Boris Johnson has ducked questions over his controversial comments about women in burkas as he emerged from his Oxfordshire home to offer cups of tea to journalists.
A week ago, the former Foreign Secretary likened women who wear the Muslim face veil to letterboxes and bank robbers and prompted outrage even from within the Conservative Party.
Johnson, whose latest weekly column in the Daily Telegraph has avoided the controversy, has yet to publicly comment on the backlash to his remarks.
Most recently, the campaign group Tell Mama claimed there was a “direct link” between the ex-minister’s comments and an increase in incidents in the last week targeting women who wear the niqab.
Despite being asked if he “regretted his comments”, the one-time Tory leadership hopeful evaded the questions. “I have nothing to say about this matter except to offer you some tea,” he said.
Johnson quipped the reporters had been on a “humanitarian mission” and that he felt “very sorry” for them.
The gesture - whether genuine, tongue-in-cheek or spin - prompted anger among some on social media.
Former Labour director of communications Alastair Campbell hit out at him “inspiring extremists to attack women”. “Total charlatan. Revolting on so many levels,” he added.
Labour MP Wes Streeting said: “It’s all just one big jolly old jape for Boris Johnson isn’t it? Not so funny for the Muslim women who’ve experienced the backlash as a result.”
Comedian David Schneider added: “When you set the whole country on fire for something you don’t really believe in then incite racial hatred all for personal gain but still want to show what a nice guy you are.”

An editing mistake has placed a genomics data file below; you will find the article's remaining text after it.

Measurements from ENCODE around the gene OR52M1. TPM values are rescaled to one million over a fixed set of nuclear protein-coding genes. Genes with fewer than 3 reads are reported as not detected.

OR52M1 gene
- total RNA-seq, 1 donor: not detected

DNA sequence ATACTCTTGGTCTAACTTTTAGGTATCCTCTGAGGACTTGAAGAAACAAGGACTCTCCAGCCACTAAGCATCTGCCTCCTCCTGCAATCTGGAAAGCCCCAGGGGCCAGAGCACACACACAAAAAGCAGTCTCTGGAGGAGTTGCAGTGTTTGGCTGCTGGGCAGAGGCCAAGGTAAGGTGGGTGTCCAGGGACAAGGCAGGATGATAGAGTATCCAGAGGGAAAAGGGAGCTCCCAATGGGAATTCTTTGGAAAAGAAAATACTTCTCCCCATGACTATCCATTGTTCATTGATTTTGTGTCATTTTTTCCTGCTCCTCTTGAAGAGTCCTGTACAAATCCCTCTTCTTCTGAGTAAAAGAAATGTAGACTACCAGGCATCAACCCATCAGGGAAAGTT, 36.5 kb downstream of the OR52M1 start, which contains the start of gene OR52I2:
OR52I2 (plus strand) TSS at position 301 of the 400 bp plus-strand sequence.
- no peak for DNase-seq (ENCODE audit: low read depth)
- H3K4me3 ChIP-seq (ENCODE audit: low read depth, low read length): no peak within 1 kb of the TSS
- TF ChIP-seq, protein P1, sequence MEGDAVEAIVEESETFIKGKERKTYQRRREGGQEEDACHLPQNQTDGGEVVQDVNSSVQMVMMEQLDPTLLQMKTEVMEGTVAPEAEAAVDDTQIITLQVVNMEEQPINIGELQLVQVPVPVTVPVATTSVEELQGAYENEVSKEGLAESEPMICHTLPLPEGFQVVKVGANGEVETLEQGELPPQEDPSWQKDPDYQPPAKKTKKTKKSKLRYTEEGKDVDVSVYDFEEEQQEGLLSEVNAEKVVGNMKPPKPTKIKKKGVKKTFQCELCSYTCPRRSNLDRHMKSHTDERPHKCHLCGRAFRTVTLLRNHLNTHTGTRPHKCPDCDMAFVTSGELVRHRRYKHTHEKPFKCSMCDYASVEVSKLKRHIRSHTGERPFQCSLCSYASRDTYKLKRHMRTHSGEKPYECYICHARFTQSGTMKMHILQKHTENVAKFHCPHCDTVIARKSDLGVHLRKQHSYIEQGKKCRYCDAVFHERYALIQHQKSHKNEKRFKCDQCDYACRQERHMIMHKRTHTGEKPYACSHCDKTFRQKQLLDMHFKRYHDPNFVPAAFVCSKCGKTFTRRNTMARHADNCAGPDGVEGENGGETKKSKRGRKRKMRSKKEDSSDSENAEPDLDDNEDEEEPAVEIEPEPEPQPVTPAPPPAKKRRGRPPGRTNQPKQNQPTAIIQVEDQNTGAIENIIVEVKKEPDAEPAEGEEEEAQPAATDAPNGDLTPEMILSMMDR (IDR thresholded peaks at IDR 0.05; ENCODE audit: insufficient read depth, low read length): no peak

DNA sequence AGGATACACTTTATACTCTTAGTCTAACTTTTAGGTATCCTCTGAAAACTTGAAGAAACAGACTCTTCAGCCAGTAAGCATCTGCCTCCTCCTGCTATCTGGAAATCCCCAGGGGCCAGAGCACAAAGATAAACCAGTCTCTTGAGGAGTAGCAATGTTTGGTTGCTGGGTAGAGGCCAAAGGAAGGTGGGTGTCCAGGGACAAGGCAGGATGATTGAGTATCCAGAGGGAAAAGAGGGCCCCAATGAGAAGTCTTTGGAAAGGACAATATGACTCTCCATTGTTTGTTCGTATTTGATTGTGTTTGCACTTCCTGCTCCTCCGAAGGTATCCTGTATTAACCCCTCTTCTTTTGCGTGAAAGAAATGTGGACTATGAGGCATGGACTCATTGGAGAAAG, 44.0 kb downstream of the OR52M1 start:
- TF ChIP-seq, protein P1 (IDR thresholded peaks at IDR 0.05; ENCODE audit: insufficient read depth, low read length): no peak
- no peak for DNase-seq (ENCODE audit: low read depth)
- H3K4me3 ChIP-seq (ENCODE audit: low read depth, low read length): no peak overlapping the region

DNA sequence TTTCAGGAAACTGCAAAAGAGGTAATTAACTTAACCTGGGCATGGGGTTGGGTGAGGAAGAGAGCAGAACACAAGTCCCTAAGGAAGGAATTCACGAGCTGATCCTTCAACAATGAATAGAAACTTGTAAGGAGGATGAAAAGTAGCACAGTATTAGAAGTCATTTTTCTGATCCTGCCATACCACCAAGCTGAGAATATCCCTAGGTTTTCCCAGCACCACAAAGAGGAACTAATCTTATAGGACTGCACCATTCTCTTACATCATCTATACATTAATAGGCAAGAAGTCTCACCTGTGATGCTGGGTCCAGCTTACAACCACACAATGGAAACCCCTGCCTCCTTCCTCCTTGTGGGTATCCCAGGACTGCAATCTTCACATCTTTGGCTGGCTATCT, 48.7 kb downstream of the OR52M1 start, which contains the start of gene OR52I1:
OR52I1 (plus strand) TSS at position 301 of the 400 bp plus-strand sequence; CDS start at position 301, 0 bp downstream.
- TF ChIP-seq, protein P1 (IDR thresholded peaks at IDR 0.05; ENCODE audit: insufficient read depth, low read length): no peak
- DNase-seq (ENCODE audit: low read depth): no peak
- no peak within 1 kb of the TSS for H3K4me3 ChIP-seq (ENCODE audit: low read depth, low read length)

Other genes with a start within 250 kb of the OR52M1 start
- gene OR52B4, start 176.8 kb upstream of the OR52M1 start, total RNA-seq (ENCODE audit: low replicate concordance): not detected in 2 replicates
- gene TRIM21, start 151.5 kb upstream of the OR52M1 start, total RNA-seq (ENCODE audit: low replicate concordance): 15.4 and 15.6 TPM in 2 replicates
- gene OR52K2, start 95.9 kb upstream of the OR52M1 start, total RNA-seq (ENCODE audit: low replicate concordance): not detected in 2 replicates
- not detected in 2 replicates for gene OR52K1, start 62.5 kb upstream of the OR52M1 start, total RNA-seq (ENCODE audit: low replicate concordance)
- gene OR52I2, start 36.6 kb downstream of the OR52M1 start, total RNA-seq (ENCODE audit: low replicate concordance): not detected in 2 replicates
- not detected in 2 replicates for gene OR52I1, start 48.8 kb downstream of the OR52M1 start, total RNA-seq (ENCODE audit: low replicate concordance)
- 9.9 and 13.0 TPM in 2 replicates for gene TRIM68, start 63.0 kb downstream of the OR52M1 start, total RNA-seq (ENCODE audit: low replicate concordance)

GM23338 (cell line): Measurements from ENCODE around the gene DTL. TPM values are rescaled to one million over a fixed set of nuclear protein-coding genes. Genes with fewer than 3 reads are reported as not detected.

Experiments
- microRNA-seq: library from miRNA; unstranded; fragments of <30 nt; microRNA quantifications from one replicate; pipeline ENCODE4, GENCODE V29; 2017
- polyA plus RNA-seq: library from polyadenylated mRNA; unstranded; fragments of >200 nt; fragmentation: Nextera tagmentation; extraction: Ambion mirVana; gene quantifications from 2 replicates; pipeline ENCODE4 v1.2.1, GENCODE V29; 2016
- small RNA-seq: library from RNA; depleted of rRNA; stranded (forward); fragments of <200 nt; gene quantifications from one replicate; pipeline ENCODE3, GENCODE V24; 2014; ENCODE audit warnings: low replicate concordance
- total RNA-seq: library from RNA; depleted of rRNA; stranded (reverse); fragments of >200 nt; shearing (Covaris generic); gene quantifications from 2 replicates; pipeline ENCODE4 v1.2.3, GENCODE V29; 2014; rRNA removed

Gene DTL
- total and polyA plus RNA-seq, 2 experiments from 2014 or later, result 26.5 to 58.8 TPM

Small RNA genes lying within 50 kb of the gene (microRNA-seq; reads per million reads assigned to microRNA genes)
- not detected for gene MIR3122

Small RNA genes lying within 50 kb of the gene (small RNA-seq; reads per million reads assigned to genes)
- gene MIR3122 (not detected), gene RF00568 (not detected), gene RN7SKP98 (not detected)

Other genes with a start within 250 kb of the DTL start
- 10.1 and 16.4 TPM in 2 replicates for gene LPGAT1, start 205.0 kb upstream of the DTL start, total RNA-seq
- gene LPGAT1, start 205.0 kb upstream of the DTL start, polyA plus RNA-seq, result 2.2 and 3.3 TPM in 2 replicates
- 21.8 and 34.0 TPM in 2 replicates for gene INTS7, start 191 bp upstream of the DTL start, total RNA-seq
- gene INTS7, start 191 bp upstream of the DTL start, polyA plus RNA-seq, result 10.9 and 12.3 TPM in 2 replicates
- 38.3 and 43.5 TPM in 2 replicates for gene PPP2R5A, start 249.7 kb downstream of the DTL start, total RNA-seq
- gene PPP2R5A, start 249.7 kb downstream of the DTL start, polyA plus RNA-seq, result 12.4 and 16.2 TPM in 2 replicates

And David Baddiel went a bit further.
Others could not resist a dig at his tea-making skills.
But he has his supporters.
Tell Mama, which records hate crimes, says there has been an increase in Islamophobic incidents targeting victims wearing headscarves and veils in recent days.
The majority of niqab-wearing victims who have called Tell Mama’s helpline since the article appeared said the perpetrator either used phrases such as “letterbox” or referred to Johnson, it said.
In the week before Johnson’s comments, Tell Mama reported no incidents against women wearing a niqab.
But women wearing the niqab were targeted on August 8 in London, followed by another three incidents in London and Luton the next day, and a fourth in the capital on Friday.
“This is what language does,” Tell Mama said. “It does not fence off actions in the minds of perps but means identifiable Muslim women are also affected.”
In his latest Daily Telegraph column, Johnson called for cuts to “absurdly high” stamp duty and warned of an “oligopoly” of construction companies reducing the supply of new homes by “land-banking”.
Meanwhile, former Trump aide Steve Bannon has said Johnson has the potential to be a “great prime minister”,
The US right-winger, who masterminded Donald Trump’s 2016 presidential election bid and joined him briefly in the White House as a senior adviser, also praised English Defence League founder Tommy Robinson as a “force of nature”.